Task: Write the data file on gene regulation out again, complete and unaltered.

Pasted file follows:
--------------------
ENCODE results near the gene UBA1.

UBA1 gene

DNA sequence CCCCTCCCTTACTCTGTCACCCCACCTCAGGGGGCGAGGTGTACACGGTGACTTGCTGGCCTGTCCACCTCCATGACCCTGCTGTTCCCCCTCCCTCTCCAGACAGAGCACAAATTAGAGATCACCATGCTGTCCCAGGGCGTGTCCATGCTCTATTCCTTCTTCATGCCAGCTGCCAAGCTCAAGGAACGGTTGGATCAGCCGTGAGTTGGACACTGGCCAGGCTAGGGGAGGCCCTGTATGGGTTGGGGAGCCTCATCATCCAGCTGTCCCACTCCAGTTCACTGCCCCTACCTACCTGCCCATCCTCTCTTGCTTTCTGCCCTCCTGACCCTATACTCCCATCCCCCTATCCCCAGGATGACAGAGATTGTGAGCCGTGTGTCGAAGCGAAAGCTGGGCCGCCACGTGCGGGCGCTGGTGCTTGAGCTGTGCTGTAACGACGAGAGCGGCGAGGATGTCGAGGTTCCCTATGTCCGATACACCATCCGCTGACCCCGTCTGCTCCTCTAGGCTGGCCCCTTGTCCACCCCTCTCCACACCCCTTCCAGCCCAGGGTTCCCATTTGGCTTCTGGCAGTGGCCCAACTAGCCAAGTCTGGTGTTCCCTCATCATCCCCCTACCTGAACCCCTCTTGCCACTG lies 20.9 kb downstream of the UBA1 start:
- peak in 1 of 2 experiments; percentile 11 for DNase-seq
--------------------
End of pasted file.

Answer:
ENCODE results near the gene UBA1.

UBA1 gene

DNA sequence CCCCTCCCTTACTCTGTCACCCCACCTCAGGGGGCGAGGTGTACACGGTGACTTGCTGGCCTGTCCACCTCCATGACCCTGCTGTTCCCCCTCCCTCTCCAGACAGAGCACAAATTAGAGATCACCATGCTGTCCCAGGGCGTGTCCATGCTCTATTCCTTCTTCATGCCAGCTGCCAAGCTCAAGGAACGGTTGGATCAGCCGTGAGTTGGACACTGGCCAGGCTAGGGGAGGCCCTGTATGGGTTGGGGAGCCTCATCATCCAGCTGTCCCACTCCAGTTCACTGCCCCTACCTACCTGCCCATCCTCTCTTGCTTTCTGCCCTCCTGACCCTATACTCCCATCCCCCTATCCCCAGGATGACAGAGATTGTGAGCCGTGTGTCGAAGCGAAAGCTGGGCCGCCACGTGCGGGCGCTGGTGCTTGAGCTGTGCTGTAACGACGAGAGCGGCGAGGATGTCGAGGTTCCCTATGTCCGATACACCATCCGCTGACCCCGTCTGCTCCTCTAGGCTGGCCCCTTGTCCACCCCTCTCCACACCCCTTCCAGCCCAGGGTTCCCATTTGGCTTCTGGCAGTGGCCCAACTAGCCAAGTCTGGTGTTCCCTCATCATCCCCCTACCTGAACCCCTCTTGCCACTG lies 20.9 kb downstream of the UBA1 start:
- peak in 1 of 2 experiments; percentile 11 for DNase-seq